Adulting (v): to do grown up things and hold responsibilities such as having a 9-5 job, paying a mortgage or rent, having a car payment, or completing any of the other duties that makes one think of grown ups.
One of the hardest parts of adulting is admitting you're not young anymore. Every year that goes by is another year of compounded interest lost. Below are five easy ways to set your financial future as an adult on the right path.
1. Participate in your employer's retirement plan: If your employer offers a retirement plan, they often match a portion of your contribution. Take advantage of the free money and contribute at least the amount needed to receive the company's match.
2. Stock pile an emergency savings: At some point down the road things won't go well. Maybe you wreck your car, you lose your job, or something happens to your home. Having emergency savings will limit some of the financial pain (although maybe not the emotional pain) and having one should be a priority today. Have at least 3 months of liquid savings that will not be touched unless there is an emergency. You don't want to use a credit card if things go bad.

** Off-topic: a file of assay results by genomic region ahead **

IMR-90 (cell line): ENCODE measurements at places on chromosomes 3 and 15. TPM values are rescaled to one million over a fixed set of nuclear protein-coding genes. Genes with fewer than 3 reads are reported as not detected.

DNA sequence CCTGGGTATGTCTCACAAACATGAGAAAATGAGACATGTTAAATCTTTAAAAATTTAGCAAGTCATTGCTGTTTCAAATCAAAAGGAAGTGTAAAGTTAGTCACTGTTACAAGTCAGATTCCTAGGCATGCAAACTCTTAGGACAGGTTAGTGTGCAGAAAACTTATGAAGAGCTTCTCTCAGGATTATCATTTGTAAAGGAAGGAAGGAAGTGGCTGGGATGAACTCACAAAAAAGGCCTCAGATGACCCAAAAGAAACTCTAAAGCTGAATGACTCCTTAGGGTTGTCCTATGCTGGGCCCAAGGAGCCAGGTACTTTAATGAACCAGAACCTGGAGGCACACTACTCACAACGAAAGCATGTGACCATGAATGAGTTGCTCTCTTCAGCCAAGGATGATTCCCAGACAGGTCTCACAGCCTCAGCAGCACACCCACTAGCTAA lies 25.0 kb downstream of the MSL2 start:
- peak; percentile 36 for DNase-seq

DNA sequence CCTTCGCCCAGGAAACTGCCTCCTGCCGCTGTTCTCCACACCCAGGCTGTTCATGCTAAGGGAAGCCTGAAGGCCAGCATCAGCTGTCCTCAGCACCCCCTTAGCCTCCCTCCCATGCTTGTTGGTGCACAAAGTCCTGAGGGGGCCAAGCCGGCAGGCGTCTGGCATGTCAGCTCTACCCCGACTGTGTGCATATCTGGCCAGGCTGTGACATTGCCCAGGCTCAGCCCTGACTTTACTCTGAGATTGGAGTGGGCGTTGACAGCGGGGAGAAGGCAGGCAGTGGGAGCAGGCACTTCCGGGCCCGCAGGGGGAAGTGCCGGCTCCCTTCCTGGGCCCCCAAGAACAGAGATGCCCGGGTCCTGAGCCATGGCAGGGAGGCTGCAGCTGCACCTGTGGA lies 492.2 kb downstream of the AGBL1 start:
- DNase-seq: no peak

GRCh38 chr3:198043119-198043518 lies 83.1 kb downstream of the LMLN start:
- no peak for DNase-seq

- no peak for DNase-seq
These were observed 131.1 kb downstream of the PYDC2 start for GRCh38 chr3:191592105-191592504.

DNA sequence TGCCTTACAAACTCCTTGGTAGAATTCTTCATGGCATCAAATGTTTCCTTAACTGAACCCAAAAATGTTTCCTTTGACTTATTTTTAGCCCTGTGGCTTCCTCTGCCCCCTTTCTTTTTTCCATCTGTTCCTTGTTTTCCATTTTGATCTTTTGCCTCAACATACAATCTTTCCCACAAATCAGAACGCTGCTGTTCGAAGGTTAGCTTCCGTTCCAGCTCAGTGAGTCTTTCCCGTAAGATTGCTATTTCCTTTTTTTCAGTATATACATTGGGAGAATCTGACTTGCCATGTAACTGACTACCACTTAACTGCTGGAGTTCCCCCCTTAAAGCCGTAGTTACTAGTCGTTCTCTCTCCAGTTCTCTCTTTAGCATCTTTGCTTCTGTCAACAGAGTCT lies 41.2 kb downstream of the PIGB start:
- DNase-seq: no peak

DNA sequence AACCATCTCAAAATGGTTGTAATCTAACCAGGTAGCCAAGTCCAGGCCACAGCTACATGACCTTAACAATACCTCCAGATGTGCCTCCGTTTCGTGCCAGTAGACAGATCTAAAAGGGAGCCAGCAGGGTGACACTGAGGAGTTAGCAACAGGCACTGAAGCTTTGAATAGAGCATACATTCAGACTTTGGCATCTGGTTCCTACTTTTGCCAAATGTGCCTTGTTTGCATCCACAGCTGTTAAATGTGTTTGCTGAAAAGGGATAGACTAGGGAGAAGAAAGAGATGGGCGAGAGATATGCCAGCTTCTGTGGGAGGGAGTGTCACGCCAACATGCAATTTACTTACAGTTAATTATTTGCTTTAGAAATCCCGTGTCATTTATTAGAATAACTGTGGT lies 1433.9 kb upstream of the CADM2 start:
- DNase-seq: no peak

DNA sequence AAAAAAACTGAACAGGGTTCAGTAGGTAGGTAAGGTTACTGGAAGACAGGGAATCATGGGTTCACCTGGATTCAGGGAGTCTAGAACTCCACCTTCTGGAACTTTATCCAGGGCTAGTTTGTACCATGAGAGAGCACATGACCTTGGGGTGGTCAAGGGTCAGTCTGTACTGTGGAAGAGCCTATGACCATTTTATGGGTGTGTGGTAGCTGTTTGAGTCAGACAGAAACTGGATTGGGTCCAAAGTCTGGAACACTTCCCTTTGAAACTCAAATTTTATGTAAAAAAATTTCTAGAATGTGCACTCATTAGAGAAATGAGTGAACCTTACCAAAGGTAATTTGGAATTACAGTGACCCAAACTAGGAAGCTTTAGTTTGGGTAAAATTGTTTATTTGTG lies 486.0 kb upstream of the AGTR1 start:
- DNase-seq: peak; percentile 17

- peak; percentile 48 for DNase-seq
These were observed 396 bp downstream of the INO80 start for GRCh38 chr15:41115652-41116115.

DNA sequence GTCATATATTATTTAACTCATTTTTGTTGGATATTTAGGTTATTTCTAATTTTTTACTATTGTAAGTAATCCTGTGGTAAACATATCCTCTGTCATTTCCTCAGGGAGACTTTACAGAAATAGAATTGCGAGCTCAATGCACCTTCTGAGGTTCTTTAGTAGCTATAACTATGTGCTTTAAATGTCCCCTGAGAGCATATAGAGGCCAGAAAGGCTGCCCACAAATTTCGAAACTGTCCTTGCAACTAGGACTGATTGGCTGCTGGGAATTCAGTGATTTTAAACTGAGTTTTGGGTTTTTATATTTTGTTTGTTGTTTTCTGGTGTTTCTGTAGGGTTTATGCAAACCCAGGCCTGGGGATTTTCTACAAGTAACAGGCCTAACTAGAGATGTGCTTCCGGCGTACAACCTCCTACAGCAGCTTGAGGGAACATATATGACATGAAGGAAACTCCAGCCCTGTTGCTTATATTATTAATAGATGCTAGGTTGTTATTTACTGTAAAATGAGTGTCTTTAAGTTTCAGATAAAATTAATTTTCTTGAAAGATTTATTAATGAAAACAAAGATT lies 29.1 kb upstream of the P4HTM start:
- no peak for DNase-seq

3. Contribute to a Roth IRA, if eligible: Roth IRAs are too good to pass up. If you're eligible (under the income threshold) contribute as much as possible each month. You'll be happy you did 30 years from now.
4. Create a student debt repayment plan: Debt burden slows down family formation and home ownership. Create a plan to knock it down even if that means working extra. Prior generations worked extra jobs to accomplish goals and we should not think of ourselves differently.
5. Pay off credit cards each month: If you're rolling over credit card balances each month that means you're spending too much. Stop it.
The hardest bias to overcome in order to make the transition to adult, is self-control bias. As your Saturday nights move from the dance floor to the couch and Netflix, your priority from spending should transition to savings. Focus on these five ways to improve your finances in 2017 and in 2018, take your financial planning to another level.